Batteries with sub-optimal repairability are often a result of pressured design decisions, with companies eager to get their products to market, without fully appreciating the long-term ramifications. EV faults carry a heavy reputational and financial cost, while the environmental cost of premature battery failure further complicates matters.


Highly trained HV technicians safely remove components on EV battery pack

What does smart battery design look like?

On a simple level, smart battery designs ensure components can be taken apart during the repair process so that faults can be removed and repaired on a modular or cellular level.

One way that OEMs can facilitate optimal repairability is by creating packs which can be unscrewed, rather than glued together, or held in by plastic clips, both of which can make extraction tricky, if not impossible. Modularity is key, ensuring we can remove and replace failing cells safely and easily.

Ultimately OEMs may need to invest in more advanced designs, reliable materials, and smarter production processes to save costs further down the line. We have actively worked with automotive manufacturers for many years on the IC engine side to support them in the design stage to ensure ‘Design for Remanufacture,’ enriching their designs with our in-depth understanding of common causes of barriers to remanufacture and recovery of key components. The same principle applies for EV batteries, and as an early entrant to the EV market, we have a comprehensive understanding of the types of issues that can occur and proactively guide manufacturers on how best to mitigate them through effective designs. For when they do occur, we can treat the root causes – but only when battery designs allow for this.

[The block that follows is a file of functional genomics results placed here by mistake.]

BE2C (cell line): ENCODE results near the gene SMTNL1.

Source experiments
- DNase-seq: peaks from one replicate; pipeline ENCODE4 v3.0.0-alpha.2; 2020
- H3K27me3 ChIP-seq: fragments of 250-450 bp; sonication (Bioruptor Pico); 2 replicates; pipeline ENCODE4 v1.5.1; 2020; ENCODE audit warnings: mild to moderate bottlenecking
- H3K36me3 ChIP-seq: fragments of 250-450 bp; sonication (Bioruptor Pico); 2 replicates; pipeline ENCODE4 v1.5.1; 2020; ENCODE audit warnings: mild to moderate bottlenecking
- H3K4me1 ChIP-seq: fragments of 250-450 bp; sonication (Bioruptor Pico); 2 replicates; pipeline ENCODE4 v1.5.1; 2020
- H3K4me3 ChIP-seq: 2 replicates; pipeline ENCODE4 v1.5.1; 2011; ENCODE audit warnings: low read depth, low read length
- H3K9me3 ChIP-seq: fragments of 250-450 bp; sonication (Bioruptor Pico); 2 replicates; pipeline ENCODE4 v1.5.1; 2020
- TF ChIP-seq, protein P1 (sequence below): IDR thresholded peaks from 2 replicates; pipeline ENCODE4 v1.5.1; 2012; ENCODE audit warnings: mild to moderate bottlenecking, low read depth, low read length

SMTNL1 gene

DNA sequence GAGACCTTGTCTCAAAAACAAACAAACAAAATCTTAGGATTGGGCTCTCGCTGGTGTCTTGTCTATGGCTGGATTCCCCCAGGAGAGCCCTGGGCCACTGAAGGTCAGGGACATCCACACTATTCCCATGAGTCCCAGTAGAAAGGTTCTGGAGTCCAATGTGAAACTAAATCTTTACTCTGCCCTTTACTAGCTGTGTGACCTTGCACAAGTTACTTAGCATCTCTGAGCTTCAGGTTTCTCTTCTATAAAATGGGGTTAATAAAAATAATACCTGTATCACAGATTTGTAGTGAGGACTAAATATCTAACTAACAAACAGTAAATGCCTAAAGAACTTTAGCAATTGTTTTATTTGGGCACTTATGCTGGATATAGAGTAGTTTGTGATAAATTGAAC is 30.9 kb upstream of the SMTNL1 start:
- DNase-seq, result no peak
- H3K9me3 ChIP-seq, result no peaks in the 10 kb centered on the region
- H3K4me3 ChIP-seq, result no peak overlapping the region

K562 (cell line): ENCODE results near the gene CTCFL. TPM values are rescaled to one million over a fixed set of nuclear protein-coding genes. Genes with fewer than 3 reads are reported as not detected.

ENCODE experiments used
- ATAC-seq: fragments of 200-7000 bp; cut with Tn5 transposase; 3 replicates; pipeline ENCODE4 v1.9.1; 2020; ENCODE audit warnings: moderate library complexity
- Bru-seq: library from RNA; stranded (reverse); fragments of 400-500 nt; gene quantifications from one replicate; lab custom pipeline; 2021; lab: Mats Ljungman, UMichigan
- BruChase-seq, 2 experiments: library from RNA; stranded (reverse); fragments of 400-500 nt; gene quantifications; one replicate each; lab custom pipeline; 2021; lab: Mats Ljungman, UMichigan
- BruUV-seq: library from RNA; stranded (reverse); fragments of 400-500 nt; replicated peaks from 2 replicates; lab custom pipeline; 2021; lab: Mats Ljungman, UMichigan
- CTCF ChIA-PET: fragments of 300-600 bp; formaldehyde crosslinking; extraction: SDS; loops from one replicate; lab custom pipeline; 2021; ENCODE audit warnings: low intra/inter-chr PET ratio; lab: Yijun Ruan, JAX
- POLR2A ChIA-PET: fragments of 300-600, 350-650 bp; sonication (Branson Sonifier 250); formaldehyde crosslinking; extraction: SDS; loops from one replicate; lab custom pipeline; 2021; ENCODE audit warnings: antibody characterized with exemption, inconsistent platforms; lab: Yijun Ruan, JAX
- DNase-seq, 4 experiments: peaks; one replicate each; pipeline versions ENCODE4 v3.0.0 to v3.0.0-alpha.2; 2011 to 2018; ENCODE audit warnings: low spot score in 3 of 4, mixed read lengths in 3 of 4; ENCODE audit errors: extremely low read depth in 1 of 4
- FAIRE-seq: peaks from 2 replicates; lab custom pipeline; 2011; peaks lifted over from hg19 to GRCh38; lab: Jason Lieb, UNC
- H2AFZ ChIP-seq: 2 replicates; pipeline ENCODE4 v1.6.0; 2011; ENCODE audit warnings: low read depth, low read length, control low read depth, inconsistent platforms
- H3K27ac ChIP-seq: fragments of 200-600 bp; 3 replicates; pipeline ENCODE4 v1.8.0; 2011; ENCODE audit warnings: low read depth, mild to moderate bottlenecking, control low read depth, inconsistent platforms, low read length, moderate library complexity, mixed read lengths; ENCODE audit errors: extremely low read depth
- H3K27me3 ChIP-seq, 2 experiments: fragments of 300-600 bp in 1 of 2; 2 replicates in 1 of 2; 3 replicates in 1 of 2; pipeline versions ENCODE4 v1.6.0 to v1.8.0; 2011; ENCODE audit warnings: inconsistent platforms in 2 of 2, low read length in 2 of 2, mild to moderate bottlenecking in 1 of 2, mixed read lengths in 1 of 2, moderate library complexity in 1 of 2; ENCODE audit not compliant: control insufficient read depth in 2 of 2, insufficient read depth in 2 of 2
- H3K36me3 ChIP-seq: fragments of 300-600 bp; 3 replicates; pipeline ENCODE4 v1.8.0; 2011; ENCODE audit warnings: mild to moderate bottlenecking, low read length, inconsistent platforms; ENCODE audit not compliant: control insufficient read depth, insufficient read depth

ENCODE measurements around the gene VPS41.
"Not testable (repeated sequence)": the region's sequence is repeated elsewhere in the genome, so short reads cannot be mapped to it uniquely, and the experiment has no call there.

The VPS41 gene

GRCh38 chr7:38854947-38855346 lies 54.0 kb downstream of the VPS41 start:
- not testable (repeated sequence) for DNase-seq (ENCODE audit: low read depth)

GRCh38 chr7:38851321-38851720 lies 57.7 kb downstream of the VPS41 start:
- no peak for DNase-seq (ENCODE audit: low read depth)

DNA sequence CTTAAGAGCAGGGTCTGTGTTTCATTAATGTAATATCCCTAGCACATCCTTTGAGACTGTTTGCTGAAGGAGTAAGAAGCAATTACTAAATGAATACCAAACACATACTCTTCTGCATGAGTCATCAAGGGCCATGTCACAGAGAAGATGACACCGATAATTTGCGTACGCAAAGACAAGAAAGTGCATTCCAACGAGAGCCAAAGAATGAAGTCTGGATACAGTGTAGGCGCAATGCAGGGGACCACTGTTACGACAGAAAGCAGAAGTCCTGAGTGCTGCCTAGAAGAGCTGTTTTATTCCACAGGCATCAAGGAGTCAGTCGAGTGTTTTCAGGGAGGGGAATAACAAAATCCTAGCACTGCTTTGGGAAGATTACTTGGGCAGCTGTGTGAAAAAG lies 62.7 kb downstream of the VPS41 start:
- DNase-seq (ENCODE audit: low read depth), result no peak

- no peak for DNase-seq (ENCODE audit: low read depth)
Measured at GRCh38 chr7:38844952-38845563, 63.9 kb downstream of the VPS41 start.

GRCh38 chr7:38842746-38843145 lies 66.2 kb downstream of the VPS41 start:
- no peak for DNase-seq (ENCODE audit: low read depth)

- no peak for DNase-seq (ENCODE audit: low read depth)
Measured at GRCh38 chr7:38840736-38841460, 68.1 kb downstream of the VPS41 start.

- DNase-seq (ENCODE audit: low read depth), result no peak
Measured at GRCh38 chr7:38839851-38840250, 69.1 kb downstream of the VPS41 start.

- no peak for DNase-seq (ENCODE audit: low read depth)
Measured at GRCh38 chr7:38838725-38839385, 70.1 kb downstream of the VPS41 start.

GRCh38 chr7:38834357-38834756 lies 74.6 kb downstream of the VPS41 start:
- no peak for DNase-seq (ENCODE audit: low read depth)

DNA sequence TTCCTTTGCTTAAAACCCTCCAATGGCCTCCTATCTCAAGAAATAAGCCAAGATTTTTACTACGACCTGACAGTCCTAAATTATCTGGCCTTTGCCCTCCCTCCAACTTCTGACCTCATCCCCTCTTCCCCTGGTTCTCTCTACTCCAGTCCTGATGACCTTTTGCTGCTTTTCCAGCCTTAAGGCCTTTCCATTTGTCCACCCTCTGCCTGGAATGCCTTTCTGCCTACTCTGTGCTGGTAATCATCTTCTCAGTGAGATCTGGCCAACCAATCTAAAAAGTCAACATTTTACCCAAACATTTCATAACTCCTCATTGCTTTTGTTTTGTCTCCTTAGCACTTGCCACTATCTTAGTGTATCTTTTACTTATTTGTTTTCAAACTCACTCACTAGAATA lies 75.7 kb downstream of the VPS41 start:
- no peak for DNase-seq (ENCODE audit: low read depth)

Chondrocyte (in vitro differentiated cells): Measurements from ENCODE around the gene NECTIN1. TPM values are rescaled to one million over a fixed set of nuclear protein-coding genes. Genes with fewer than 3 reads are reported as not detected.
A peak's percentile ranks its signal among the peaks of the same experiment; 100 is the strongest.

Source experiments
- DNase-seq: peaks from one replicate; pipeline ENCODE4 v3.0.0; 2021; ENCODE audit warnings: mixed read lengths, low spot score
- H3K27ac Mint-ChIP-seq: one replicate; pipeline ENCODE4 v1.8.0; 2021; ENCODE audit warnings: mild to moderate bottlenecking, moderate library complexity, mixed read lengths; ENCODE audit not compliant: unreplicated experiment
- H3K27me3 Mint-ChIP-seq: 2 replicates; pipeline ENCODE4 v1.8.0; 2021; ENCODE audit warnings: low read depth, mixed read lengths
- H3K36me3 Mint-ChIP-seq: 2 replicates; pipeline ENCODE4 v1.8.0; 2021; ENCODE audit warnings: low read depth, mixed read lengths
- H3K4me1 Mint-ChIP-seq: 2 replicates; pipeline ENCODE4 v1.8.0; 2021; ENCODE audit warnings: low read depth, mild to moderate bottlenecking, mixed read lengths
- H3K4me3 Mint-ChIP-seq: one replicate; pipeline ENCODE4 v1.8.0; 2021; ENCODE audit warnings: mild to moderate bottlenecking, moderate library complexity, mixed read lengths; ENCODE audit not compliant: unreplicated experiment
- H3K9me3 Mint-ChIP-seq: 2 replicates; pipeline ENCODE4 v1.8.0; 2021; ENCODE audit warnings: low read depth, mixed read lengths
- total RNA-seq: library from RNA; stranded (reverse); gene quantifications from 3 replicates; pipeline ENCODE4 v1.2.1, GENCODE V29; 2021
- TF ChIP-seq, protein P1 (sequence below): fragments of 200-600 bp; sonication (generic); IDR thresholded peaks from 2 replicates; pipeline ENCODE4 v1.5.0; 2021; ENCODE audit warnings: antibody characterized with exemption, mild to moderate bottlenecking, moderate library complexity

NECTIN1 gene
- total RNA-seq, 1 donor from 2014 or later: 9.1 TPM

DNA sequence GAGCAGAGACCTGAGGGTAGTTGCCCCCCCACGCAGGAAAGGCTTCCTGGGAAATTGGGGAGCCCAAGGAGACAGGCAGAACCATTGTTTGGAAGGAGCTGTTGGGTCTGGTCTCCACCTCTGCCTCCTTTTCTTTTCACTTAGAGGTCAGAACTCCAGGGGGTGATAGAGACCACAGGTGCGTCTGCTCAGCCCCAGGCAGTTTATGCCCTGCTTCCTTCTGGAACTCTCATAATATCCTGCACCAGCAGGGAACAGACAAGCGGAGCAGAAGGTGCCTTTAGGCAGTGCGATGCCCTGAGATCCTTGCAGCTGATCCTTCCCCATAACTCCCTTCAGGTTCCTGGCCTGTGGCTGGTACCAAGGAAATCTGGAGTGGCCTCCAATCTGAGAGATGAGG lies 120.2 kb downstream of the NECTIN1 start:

Supply chain circularity

Batteries will degrade and cannot last forever. Repair and remanufacture cannot reverse the effects of calendar ageing, nor restore a battery to ‘like new.’ It can however rectify faults and reverse the impact of cyclical ageing to ensure optimal battery performance.

For this to be possible, the repair process begins with the design of new batteries. EV battery technology is still at a relatively early stage in its evolution, leaving manufacturers somewhat vulnerable to the effects of faults that will eventually be corrected in the fullness of time. In the meantime, manufacturers can derive substantial benefit from working with specialists in EV battery repair such as Autocraft, to develop designs that allow for optimal repairability. Investing in this at an earlier stage can minimise or eliminate issues further down the line, while helping to achieve circularity goals, as batteries remain in use for longer to maximise the potential environmental benefits on offer.